Posted on Monday, December 27, 2010
House Republicans have unveiled a proposed change in House rules that would create a “spending reduction” account to accompany each appropriations bill, the latest move by the GOP to show it’s serious about actually cutting spending next year.
The new mechanism would set aside in a “lock box” any spending that the House decides to cut, to ensure that money won’t simply be transferred to other federal accounts.
The change was actively pushed by conservatives on the Republican Study Committee and at the House Budget Committee, led by incoming chairman Rep. Paul Ryan (R-Wis.). It was strongly opposed by GOP members of the Appropriations Committee.
Extensive discussions were held largely behind closed doors, with little public airing of the internal GOP divisions. But sources say the final agreement was widely backed by the rank-and-file and party leaders, including incoming Speaker John Boehner (R-Ohio). Highlights of other planned rules changes in the 33-page House resolution were released earlier.
“Most Republicans share the goal of enabling members to make budget savings from appropriations action,” said a senior House GOP aide who has worked on the rules changes. “The appropriators don’t want to change the equilibrium of how they do business. They are not happy with the change, but were willing to have the discussion.”
Many lawmakers have objected that they were unable to show lasting savings after the House had voted to cut spending. The appropriators, on the other hand, have objected to steps that would reduce the overall pot of money that they are provided annually in the congressional budget process.
“This looks interesting, but we're not sure how this will work in practice,” said Rep. Jeff Flake (R-Ariz.), a leader of the House’s budget hawks and a newly selected member of the Appropriations Committee. “We want to be sure that the provisions maintain the ability to offer amendments to strike or lower the amount of specific spending items and actually lead to a reduction in spending in the appropriations process. It may be moving in the right direction, but we have several concerns and want more details.”
Flake, who wants to restrict how the new device is used and said that he was not part of the discussions on the new rule, added that all rules are “only as good as the leadership's willingness to enforce them.”
The appropriators, led by incoming chairman Hal Rogers (R-Ky.), reportedly view the new rule as a compromise and are okay with the change. “It will allow members to go to the floor and offer spending reductions, and also give the committee flexibility to apply the savings in a practical way,” said a GOP insider familiar with their views.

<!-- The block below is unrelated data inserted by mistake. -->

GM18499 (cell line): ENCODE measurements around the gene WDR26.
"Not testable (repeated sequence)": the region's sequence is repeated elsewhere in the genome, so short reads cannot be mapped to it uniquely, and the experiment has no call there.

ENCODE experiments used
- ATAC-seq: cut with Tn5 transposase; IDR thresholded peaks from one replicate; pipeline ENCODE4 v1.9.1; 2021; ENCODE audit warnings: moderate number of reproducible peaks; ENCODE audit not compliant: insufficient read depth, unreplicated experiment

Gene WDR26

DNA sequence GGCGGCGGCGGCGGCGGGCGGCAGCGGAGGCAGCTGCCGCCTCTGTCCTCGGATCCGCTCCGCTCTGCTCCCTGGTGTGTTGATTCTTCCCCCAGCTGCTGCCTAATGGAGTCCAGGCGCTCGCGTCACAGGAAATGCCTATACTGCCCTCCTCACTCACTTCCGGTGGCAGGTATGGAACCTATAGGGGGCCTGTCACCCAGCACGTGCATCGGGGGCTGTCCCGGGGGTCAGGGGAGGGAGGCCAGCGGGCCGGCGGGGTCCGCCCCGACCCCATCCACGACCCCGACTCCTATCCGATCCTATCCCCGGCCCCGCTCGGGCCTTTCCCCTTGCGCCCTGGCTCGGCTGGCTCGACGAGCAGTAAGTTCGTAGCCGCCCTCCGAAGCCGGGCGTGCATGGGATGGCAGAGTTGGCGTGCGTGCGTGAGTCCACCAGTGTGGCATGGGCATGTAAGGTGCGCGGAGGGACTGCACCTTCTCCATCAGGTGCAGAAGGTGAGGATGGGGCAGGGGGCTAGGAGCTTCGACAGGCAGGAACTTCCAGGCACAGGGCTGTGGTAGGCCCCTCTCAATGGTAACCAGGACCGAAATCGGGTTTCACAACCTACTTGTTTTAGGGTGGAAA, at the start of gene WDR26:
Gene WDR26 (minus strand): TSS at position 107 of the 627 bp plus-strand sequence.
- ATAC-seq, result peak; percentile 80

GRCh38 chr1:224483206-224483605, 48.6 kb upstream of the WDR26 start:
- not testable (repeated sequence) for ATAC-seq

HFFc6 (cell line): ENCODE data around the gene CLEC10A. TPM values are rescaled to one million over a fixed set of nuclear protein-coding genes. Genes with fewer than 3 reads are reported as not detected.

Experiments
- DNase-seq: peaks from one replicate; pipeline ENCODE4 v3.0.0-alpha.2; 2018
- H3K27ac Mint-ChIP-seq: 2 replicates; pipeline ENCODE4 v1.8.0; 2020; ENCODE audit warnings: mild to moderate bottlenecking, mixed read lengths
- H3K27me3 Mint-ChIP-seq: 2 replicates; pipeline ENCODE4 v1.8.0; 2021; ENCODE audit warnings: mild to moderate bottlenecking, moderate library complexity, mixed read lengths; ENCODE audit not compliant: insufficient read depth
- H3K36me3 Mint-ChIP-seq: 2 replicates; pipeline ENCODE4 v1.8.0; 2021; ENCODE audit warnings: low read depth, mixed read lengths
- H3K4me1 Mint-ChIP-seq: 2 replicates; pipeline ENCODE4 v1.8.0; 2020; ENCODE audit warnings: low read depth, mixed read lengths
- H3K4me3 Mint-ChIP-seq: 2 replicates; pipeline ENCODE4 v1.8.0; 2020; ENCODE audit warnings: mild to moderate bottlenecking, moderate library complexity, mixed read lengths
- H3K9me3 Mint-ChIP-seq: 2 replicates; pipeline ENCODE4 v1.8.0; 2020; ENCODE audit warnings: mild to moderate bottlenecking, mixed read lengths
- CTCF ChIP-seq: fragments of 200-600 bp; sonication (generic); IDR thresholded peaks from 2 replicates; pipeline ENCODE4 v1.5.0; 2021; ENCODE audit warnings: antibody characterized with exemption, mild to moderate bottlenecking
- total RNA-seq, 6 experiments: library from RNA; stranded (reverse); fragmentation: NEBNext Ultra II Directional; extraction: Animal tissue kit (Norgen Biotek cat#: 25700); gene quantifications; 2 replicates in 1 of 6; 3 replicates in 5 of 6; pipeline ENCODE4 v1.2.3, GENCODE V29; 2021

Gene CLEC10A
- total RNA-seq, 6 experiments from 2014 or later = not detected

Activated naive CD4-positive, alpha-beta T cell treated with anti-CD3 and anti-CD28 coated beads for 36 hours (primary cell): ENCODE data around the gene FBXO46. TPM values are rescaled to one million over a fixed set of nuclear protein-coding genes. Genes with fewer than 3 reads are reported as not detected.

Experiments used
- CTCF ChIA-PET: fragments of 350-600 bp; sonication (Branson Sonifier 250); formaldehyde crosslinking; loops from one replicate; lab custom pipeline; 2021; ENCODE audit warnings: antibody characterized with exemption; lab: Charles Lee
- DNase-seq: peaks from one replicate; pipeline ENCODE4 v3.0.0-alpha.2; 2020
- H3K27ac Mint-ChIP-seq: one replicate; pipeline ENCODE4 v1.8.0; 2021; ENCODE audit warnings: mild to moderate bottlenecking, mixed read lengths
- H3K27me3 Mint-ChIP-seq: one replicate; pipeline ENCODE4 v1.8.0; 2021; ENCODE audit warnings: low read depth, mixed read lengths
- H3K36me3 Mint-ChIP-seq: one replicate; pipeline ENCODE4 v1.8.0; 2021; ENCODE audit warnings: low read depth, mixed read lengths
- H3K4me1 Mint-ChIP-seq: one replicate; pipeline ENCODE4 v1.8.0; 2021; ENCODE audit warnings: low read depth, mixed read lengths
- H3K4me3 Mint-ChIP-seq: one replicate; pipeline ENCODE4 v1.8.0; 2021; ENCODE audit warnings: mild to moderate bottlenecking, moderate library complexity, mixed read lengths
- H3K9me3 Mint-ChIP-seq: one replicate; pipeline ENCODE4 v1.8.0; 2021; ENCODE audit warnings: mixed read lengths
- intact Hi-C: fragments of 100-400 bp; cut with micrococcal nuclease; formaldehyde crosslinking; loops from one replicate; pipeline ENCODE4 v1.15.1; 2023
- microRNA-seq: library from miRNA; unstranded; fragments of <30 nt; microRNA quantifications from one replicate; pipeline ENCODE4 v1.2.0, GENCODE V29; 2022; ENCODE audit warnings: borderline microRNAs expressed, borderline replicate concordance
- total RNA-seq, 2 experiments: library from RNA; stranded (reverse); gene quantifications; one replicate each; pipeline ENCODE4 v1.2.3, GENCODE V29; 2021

According to the proposed rule, the account would be “a recitation of the amount by which, through the amendment process, the House has reduced spending in other portions of the bill and indicated that such savings should be counted towards spending reduction.”
Under the proposal, spending cuts would be placed into a separate account that would not be available for subsequent spending by the House. The rule would permit the sponsor of the cut to allocate the money for other purposes. But another member would not be able to use that savings to support additional spending.
Boehner and incoming Majority Leader Eric Cantor believe that the new device “will reflect the cumulative value of the amendments that were adopted to reduce spending elsewhere in the [appropriations] bill and credit the ‘spending reduction’ account,” according to a GOP summary of the action.
“The reforms included in this package provide the House with new tools to achieve the goal of reining in out-of-control spending in Washington,” said Brendan Buck, spokesman for the House GOP transition task force. “The new spending reduction account allows members to explicitly dedicate savings from an amendment to spending reduction — something that under current House rules can only be done rhetorically.”
The new rule is subject to further debate when the Republican Conference meets on Jan. 4 to complete the House rules package before the new Congress convenes the next day. Traditionally, the opening-day rules package has been prepared by the majority party, and is not subject to amendment on the House floor.
The “spending reduction” device is one of several steps that the new House majority has taken to show that they are serious about cutting federal spending, as they pledged during this year’s campaign. In addition, they have changed GOP Conference rules to bar new spending earmarks. And, they plan to return the House to robust debate of appropriations bills, with a rule that will allow unlimited amendments — at the start, at least.
By: Richard E. Cohen Politico